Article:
All Posts Tagged With: "freedom of speech"
What students are talking about today (April 4th)
1. Queen’s University instructed security officers to rip down a free speech wall in a student centre because it “allegedly included language that constituted hate speech,” according to an official press release. A video of a blonde-haired officer removing the banner has been widely-viewed on YouTube. The wall, little more than paper with words scribbled on it, was encouraged by the Justice Centre for Constitutional Freedoms and erected by the local group Queen’s Students for Liberty. What exactly was so offensive is unclear, but it was bad enough that the administration chose to act. “Queen’s recognizes the right of free speech, but appreciates too the limits on free speech. Hate speech and racial slurs have no place on our campus,” wrote Alan Harrison, Provost and Vice-Principal (Academic) in the statement. The Alma Mater Society, which owns the space, put out a statement too. “Queen’s Students for Liberty was given an opportunity to remove these two denigrating comments, and return the space to one of inclusive, free dialogue for all,” wrote president Doug Johnson. “When the club failed to act, the offensive material was removed.” A free speech wall erected at Carleton University in January was torn down by a student who claimed it was anti-gay.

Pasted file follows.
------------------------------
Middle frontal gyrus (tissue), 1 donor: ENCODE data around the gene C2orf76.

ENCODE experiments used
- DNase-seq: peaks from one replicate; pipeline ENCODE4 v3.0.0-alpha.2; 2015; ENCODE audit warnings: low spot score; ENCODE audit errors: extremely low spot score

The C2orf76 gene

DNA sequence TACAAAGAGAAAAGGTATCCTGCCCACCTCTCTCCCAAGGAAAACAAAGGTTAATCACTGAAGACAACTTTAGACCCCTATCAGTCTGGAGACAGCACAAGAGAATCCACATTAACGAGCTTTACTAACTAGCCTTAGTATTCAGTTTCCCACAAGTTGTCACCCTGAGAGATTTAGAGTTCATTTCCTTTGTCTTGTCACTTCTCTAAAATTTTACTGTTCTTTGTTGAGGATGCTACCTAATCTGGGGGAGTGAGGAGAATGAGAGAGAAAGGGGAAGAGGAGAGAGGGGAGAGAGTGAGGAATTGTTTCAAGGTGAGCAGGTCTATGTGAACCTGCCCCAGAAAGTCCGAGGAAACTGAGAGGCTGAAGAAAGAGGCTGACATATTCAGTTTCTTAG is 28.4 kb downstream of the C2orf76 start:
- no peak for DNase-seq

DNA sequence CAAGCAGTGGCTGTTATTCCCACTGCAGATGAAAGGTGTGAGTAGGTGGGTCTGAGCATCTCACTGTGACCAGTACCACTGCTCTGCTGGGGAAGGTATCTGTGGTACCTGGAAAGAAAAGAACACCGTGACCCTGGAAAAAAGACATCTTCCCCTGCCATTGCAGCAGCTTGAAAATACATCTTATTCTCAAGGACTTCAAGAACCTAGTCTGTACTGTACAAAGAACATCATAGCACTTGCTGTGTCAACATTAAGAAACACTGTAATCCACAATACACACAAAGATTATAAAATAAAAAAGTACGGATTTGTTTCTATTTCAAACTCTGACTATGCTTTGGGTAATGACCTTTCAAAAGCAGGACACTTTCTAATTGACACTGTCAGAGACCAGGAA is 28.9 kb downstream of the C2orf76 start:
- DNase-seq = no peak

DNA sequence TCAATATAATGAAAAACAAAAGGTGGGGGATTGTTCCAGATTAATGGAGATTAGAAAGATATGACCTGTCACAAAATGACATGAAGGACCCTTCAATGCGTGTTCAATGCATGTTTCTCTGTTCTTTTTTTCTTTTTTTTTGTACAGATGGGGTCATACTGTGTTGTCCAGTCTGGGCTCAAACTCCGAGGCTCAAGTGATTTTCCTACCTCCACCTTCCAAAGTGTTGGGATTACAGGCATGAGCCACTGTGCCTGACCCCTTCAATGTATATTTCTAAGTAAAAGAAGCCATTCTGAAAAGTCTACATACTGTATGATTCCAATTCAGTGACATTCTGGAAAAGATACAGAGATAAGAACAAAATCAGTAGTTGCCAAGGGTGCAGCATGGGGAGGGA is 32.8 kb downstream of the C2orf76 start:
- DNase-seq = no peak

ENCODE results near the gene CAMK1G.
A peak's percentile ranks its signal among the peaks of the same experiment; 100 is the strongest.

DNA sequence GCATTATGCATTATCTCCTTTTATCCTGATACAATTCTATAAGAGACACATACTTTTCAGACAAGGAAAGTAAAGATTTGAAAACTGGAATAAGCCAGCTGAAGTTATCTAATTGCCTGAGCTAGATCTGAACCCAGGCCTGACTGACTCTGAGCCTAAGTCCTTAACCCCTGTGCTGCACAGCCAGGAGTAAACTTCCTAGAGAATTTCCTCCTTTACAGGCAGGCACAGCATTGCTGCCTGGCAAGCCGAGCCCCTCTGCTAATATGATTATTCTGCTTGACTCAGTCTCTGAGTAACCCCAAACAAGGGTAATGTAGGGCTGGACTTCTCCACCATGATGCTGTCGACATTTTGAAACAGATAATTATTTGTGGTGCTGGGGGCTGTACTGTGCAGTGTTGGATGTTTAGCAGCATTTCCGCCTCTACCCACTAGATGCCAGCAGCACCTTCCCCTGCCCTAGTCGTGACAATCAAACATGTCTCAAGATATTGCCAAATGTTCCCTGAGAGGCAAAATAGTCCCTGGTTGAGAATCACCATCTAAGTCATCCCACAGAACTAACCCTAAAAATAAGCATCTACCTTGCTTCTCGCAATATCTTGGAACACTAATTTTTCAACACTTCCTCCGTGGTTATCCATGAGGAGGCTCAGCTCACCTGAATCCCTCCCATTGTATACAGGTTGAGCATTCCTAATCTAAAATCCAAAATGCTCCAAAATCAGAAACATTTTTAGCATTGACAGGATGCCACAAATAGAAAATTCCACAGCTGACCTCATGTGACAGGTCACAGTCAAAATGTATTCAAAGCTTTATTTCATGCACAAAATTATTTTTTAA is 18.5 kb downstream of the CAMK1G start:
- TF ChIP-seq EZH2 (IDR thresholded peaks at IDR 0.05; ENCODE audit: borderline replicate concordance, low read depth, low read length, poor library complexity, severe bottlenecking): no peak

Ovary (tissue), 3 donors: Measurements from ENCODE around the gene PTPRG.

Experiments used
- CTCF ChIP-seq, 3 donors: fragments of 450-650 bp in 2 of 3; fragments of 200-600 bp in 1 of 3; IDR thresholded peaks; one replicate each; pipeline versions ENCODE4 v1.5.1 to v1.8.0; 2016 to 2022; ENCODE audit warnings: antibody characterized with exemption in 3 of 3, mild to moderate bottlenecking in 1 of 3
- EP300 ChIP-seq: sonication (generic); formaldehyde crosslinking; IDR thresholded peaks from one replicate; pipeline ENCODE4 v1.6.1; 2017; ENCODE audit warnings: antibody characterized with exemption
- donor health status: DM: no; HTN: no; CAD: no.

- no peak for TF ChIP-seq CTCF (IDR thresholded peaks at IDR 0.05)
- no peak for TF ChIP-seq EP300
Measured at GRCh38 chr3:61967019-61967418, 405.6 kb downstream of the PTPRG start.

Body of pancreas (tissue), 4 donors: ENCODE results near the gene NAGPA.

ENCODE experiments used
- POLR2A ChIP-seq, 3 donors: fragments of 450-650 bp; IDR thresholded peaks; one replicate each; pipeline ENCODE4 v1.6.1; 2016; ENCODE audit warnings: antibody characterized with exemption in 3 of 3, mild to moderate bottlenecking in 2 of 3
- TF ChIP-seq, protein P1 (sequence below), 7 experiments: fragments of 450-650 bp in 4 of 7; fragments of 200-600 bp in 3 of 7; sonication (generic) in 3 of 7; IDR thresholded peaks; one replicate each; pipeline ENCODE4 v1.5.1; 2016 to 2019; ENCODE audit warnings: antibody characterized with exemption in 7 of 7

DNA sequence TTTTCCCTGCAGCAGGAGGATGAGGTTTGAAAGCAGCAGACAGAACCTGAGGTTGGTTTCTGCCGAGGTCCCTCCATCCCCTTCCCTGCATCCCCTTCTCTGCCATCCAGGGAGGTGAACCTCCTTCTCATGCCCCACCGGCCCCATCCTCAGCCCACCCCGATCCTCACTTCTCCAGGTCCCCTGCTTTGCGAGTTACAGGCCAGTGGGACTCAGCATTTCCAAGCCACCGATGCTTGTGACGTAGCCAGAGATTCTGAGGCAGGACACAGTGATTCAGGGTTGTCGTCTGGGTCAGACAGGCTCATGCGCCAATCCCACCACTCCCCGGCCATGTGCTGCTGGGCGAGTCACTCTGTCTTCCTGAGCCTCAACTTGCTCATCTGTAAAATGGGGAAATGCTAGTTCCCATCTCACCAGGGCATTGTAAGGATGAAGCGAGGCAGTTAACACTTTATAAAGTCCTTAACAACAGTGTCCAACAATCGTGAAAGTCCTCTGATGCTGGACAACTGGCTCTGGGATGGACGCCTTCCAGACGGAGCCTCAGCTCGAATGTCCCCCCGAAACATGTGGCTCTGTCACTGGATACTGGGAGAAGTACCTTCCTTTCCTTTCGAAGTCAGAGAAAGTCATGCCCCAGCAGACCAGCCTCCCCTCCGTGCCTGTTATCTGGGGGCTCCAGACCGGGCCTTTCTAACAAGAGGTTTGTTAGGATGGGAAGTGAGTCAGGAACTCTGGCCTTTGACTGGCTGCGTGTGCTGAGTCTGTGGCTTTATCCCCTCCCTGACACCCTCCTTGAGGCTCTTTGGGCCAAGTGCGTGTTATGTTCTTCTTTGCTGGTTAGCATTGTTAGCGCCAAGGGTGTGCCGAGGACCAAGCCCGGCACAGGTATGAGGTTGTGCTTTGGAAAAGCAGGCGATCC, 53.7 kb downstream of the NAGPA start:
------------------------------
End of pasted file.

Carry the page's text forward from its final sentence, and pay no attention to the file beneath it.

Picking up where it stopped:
2. Speaking of free speech and hate speech, students at Towson University in Maryland are fighting back against a white supremacist group’s declaration that it will start “night patrols” on campus. At a student-organized rally, the university’s president praised efforts to peacefully oppose the White Student Union. Matt Heimbach, spokesman of white group, told ABC News he believes multiculturalism is being forced on America. Yes, this is really happening in 2013.